Why use the Star Rating if it is backward-looking?

By Morningstar Analysts |  17-09-20 | 

The Star Rating plots the funds' risk-adjusted returns over 3, 5 and 10 years against their relevant peer groups along a bell curve. The funds with the best historical risk-adjusted returns earn 4- and 5-star ratings.

No pretense. Here’s what you must know.

Since it is a pure quantitative, backward-looking measure, which relies only on performance, it won't tell you whether a manager or strategy has changed.

Neither will it tell you how the fund will perform in the future. We all are aware that the future need not reflect the past, and the past need not be replicated in the future.

Even if it has been a consistent performer, it may have a tough time replicating the past performance. That could be due to a fund manager change. Or, the fund might have become too big to invest in the small-cap names that catapulted it to fame. On the other hand, if the performance appears mediocre because the strategy has been out of favour, the future may be better than the recent past.

The rating can be strongly influenced by market conditions. A fund may garner a 5-star rating because it’s portfolio is chockfull with the flavour of the season – be it pharma stocks, or infotech stocks, or infrastructure stocks, or mid-cap stocks, not because the manager was especially skilled.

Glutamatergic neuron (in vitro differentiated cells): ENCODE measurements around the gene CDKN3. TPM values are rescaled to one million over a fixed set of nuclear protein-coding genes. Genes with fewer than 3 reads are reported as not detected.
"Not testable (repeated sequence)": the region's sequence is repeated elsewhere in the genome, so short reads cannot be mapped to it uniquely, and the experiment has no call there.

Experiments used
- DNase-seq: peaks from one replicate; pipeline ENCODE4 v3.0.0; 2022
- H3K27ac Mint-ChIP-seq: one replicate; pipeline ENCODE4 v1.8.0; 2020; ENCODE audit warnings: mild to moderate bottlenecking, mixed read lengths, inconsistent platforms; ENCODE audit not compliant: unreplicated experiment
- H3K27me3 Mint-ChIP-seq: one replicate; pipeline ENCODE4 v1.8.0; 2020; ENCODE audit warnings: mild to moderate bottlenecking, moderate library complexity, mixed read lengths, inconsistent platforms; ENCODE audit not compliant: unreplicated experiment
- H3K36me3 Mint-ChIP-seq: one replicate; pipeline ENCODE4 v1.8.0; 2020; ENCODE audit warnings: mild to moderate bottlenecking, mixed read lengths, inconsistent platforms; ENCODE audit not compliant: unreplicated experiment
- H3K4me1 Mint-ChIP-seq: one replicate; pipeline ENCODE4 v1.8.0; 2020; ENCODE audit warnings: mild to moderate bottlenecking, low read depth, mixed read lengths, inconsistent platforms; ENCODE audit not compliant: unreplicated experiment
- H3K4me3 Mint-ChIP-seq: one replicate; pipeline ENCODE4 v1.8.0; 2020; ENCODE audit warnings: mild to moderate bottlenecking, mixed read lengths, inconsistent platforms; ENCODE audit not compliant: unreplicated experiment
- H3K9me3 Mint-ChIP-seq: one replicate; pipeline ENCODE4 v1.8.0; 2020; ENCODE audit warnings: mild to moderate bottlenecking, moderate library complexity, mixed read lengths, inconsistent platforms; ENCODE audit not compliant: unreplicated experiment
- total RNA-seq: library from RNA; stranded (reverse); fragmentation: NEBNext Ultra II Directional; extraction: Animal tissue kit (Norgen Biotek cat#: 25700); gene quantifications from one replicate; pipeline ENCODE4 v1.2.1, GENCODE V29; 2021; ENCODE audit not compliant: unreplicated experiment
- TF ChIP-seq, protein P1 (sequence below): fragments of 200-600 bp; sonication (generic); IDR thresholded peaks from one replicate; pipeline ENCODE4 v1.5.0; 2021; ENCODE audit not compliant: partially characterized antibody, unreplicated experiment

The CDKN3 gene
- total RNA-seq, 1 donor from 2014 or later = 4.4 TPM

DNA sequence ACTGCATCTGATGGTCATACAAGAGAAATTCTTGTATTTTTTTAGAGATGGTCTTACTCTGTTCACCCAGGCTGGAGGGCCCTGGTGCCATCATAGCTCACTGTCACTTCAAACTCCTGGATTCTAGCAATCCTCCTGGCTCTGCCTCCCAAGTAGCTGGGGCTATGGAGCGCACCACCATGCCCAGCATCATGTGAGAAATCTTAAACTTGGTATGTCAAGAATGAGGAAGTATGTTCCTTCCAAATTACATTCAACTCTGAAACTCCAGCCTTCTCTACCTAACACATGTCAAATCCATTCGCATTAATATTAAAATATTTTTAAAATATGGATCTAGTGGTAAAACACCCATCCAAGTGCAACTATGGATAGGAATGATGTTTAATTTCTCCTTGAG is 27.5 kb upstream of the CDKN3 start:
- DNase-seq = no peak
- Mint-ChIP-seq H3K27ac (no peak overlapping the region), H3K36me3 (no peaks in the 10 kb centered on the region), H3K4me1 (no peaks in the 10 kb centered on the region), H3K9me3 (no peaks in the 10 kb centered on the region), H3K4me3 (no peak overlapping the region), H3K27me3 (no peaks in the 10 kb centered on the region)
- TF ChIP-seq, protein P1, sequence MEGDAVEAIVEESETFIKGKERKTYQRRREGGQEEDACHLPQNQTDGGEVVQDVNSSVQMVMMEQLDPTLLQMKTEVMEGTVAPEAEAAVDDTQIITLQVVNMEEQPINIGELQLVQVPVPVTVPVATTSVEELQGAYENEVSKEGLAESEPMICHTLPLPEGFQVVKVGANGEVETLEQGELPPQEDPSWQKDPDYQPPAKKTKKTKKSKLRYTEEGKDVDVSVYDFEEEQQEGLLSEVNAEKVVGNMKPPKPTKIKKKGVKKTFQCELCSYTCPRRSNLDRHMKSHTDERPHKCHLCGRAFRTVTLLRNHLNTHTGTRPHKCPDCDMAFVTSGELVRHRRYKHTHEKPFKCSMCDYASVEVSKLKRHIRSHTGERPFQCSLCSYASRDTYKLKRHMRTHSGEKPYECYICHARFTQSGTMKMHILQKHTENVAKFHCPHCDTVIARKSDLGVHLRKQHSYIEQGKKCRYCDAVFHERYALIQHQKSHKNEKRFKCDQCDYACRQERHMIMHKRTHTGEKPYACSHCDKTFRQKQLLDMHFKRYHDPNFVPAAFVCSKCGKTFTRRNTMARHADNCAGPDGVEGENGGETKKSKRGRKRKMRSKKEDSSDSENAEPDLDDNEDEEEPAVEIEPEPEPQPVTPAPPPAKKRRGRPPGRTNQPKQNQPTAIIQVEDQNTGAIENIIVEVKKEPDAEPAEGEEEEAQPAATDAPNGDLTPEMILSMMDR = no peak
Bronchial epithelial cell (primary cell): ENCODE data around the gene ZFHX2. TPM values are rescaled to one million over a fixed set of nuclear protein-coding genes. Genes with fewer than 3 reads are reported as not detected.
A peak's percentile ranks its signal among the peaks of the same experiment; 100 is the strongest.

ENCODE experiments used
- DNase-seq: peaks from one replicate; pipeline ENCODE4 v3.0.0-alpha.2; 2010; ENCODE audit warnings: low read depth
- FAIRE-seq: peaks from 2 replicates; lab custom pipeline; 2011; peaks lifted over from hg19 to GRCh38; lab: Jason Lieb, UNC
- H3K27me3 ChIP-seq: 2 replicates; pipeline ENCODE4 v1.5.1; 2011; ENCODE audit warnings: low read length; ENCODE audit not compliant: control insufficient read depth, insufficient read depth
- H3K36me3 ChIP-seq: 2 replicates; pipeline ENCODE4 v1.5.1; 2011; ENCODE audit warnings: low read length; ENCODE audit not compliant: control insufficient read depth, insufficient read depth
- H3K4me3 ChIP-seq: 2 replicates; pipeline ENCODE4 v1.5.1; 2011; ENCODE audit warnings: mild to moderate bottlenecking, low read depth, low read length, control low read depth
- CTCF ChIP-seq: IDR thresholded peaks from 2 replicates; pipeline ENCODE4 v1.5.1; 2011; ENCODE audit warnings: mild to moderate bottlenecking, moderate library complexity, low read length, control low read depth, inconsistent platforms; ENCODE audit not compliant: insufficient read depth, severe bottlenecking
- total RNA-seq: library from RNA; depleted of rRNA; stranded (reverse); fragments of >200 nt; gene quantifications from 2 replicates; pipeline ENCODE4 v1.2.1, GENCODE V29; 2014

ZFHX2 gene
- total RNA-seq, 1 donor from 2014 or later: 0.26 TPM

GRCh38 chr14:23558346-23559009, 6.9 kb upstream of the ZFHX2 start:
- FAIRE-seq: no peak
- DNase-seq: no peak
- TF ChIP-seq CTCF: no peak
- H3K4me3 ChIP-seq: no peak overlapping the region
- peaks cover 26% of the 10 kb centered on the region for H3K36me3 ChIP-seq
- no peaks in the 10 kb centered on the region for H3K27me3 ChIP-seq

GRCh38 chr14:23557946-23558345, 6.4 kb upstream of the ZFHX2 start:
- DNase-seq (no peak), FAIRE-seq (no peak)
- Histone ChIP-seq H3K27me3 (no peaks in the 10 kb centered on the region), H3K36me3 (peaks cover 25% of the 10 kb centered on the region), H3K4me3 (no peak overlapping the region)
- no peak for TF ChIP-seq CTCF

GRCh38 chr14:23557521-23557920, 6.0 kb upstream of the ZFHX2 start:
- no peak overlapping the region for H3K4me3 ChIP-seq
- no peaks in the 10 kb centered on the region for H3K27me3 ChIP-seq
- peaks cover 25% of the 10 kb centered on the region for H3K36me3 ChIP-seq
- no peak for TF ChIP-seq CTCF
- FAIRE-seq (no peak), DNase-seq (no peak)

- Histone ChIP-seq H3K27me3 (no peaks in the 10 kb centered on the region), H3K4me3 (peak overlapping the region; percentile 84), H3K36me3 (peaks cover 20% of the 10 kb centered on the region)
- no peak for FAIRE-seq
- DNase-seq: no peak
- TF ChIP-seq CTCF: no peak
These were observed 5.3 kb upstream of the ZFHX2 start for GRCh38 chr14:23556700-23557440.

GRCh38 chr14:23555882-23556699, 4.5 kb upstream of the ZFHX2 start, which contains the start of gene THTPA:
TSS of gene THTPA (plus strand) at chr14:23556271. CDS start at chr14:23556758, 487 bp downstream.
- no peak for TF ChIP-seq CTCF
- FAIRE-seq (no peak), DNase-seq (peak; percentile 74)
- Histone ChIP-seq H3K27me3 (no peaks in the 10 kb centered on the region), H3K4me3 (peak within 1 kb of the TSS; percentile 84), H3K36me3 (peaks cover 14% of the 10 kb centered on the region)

Over shorter periods, funds can be successful simply because of random chance. Their recent performance may put them at the top of the heap for a brief spell, but that's unlikely to remain the case over the long haul.

So why do we even bother with backward-looking Star Ratings?

Just because a data point doesn't answer all your questions, doesn't mean it shouldn't be in your arsenal for consideration. Take it for the positive it brings to the table and dig deeper.

For example, ABSL Frontline Equity has a 3-star rating, down from the 5-star rating it once boasted. Nevertheless, Morningstar’s analyst believes that the fund is a very compelling offering and should not be overlooked due to the fall in the Star Rating. It has delivered a solid showing on the risk/reward front over the long haul. Fund manager Mahesh Patil has been managing this fund since November 2005. His track record suggests he is at his best running diversified strategies in the large-cap segment.

Same is the case with HDFC Top 100 that now has a 2-star rating. But Morningstar’s analyst believes that the fund manager is supremely skilled, works with a competitive and stable team, and has high conviction in the strategy to outperform over a market cycle.

Prize the rating for what it surfaces, rather than deride it for what it does not.

The star rating is a great starting point and helps investors get a sense of each fund’s risk adjusted return. But you should not base your decision on a fund solely because of its current star rating. You need to combine it with fund analysis.

Check the Star Ratings here.

Check the Analyst Ratings here.

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